The Unapologetic Mathematician

Mathematics for the interested outsider

Rubik’s Group notation

Today I want to introduce some notation for discussing the cube.

Take a cube — either a real one, the Java version, or just one in your mind’s eye — and hold it with the center cubies fixed in place pointing up, down, left, right, front, and back. Twists of the faces will generate Rubik’s goup G. We pick the six generators as follows

  • U is a twist of the upper face by a quarter turn clockwise, looking down at the top of the cube.
  • D is a twist of the lower face by a quarter turn clockwise, looking up at the bottom of the cube.
  • R is a twist of the right face by a quarter turn clockwise, looking left at the right side of the cube.
  • L is a twist of the left face by a quarter turn clockwise, looking right at the left of the cube.
  • F is a twist of the front face by a quarter turn clockwise, looking at the front of the cube.
  • B is a twist of the back face by a quarter turn clockwise, looking at the back of the cube.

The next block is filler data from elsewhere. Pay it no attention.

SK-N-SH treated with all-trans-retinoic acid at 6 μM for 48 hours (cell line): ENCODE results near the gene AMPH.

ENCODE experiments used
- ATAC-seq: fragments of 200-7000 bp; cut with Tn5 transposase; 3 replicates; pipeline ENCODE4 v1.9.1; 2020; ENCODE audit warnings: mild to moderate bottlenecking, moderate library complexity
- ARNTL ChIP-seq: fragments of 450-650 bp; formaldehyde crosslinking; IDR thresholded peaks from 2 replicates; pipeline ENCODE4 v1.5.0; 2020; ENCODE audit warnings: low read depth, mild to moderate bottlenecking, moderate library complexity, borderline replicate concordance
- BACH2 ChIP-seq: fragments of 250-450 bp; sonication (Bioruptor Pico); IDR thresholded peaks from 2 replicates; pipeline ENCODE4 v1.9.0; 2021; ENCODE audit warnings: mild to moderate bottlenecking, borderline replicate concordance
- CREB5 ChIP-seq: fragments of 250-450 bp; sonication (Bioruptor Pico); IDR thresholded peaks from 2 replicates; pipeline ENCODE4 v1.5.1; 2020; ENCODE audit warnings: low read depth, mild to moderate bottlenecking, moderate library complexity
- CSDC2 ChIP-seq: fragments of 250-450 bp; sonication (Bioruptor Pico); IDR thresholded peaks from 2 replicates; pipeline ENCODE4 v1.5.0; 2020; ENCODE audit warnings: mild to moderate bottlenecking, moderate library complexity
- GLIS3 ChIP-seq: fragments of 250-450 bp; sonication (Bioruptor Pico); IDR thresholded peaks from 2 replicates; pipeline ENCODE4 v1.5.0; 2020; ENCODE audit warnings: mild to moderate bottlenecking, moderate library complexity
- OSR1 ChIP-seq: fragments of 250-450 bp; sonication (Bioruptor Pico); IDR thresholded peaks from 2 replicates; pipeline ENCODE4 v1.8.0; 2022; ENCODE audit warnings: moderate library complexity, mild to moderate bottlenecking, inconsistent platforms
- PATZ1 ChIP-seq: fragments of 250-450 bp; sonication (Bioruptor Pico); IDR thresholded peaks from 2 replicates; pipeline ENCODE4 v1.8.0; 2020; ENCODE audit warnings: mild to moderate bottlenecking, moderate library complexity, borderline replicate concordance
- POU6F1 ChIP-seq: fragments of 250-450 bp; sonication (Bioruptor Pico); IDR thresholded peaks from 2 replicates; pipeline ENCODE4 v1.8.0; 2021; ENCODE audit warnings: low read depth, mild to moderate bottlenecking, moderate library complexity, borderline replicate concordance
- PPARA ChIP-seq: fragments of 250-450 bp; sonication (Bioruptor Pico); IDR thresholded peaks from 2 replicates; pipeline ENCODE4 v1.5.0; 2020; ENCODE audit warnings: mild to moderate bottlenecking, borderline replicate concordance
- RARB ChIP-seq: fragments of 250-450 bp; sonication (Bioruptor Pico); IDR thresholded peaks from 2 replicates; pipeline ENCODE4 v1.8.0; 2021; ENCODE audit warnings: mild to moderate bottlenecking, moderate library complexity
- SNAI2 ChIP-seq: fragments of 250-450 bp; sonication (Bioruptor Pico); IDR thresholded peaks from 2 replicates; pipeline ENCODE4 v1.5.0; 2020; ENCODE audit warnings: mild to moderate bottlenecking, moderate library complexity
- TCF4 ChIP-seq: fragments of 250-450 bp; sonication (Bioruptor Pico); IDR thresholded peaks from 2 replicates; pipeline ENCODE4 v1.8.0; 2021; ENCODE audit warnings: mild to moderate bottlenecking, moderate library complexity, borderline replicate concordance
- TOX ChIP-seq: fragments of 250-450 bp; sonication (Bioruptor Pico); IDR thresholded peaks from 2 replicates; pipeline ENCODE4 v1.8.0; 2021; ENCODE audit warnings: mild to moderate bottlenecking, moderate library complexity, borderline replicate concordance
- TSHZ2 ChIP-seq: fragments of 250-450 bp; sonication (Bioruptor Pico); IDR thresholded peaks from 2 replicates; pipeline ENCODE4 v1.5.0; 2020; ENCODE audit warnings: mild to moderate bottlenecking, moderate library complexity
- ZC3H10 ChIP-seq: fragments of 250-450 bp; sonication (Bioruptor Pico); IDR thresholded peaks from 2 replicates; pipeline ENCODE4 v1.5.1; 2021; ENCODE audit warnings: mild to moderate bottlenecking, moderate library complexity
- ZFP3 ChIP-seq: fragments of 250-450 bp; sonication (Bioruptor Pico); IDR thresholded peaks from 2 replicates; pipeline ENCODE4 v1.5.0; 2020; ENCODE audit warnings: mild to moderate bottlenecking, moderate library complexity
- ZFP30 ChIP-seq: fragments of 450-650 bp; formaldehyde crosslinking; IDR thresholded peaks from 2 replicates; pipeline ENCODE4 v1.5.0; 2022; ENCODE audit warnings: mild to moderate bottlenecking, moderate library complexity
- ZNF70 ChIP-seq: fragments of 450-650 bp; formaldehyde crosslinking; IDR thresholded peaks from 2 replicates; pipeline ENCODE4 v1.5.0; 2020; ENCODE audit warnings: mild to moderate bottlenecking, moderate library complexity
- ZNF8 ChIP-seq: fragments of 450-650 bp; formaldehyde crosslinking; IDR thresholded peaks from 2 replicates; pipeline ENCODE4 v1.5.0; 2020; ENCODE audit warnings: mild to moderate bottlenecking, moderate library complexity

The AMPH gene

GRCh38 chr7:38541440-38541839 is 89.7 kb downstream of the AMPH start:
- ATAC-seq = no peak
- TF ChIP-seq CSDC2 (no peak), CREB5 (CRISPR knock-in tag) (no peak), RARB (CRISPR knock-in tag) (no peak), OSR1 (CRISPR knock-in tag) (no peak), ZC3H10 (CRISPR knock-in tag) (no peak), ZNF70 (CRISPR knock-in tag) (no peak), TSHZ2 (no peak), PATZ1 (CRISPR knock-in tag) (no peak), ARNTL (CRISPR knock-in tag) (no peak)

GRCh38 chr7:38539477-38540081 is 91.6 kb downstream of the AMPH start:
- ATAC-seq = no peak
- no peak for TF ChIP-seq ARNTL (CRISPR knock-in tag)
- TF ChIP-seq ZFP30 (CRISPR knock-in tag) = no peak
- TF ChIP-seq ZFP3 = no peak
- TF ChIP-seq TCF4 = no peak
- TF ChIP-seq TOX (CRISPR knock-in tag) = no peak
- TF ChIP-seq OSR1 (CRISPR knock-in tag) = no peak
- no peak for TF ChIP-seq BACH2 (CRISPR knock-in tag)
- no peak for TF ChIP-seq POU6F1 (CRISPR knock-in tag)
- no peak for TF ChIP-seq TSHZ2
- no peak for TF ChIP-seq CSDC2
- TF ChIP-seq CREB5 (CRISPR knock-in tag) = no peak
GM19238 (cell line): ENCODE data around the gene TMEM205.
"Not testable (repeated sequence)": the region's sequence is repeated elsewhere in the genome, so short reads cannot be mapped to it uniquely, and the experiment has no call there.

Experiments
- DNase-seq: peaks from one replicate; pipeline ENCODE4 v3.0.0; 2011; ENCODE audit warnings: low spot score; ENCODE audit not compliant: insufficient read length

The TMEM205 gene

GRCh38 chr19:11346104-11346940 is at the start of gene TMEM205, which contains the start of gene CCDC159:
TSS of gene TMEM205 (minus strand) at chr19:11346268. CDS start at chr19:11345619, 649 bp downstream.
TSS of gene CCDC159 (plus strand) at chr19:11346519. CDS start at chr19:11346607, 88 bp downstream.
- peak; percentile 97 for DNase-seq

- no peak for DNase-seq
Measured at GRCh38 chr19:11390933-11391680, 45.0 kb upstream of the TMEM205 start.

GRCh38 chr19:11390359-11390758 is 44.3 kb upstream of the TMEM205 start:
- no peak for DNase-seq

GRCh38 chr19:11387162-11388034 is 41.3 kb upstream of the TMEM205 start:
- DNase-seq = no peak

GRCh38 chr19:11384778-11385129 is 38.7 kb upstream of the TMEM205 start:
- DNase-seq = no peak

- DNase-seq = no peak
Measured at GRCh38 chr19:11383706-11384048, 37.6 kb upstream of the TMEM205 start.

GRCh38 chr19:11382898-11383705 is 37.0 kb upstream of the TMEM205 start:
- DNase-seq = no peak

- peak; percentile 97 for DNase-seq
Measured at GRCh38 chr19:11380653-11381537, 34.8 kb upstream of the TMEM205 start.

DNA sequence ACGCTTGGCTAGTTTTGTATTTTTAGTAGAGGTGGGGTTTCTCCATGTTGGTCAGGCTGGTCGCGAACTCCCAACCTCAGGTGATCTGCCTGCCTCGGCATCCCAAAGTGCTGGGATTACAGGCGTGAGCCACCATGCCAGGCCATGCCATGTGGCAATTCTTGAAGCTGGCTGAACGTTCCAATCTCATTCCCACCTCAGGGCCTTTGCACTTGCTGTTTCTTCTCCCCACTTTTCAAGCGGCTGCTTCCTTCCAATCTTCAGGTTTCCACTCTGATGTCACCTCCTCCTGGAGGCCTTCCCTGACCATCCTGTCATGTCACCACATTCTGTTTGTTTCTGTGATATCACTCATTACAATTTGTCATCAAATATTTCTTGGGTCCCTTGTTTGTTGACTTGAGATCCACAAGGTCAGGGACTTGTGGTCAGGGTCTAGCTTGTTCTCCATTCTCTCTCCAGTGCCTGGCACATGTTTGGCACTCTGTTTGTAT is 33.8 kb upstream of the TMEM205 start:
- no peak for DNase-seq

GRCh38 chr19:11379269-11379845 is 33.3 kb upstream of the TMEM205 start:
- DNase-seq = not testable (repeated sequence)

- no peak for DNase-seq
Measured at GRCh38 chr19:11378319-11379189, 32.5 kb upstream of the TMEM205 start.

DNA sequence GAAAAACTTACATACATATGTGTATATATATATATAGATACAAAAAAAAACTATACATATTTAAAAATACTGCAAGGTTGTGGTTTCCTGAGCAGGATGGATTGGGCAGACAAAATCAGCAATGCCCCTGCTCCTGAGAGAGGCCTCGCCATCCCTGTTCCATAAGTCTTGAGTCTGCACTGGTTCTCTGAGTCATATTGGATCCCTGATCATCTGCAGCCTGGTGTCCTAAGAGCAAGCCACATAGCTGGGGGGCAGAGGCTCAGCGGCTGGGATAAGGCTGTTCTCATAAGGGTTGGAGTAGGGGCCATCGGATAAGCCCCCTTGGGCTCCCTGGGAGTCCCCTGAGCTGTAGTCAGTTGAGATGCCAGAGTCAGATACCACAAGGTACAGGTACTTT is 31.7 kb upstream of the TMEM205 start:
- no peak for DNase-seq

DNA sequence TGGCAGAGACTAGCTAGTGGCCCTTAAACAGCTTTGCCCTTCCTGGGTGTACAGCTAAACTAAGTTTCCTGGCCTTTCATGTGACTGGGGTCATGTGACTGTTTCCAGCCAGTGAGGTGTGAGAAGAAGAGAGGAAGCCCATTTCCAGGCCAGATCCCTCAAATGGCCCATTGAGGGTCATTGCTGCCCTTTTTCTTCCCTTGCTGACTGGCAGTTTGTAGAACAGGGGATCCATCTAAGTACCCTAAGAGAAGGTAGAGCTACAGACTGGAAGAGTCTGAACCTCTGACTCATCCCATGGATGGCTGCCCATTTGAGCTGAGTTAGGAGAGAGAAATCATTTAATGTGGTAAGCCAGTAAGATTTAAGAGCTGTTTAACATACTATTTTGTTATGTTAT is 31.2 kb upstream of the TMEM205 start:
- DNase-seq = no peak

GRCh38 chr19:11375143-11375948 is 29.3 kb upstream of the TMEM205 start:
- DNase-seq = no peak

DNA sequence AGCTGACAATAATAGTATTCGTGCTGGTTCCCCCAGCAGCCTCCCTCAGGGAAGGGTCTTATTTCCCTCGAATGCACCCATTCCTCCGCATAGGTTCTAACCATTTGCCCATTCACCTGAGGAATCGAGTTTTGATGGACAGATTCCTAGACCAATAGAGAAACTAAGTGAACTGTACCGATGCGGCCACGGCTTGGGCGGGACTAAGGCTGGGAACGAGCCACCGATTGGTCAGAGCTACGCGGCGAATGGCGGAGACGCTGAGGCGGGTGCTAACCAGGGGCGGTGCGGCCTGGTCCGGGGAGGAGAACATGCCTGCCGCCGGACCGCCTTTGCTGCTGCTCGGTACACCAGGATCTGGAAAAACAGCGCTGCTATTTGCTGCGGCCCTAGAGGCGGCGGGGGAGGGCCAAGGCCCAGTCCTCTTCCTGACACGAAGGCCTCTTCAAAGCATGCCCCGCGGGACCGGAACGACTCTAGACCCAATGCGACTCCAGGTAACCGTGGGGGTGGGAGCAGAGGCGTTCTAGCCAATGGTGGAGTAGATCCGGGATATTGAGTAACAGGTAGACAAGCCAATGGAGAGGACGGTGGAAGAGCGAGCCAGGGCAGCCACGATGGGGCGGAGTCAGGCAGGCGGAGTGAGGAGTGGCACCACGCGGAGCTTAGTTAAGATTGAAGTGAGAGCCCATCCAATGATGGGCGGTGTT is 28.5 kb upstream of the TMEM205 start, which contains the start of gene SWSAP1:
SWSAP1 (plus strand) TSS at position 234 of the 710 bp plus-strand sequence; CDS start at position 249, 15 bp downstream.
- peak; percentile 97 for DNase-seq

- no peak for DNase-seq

For instance, executing B involves turning the whole cube around to look at the back, twisting that face clockwise by 90°, and turning the cube back to the original orientation.

For each twist T, the 180° twist of the corresponding face is T^2, and the anticlockwist twist is T^{-1}. Four quarter-twists is the same as doing nothing, so T^4 is the identity.

It’s also useful to label the cubicles. I’ll do this by listing the faces it touches. The face cubicle on the left side of the cube is l, the lower edge on the back ls db or bd. The upper-right corner on the front of the cube is urf, ufr, ruf, rfu, fur, or fru. The order of the faces doesn’t matter so much for a single cubicle, but becomes important when we start thinking about how maneuvers affect the state of the cube.

For instance, the effect of the maneuver R^2U^{-1}DB^2UD^{-1} has an effect on the cube I’ll write as (fr\,bl\,br). This takes the cubie in the front-right cubicle and puts it in the back-left cubicle, with the facelet that was in the front now in the back and the facelet from the right now on the left. It takes the cubie from the back-left cubicle and puts it in the back-right cubicle with the facelet from the back still on the back and the facelet from the left now on the right. Finally it takes the cubie from the back-right and moves it to the front-right with the right facelet still on the right and the back facelet now on the front.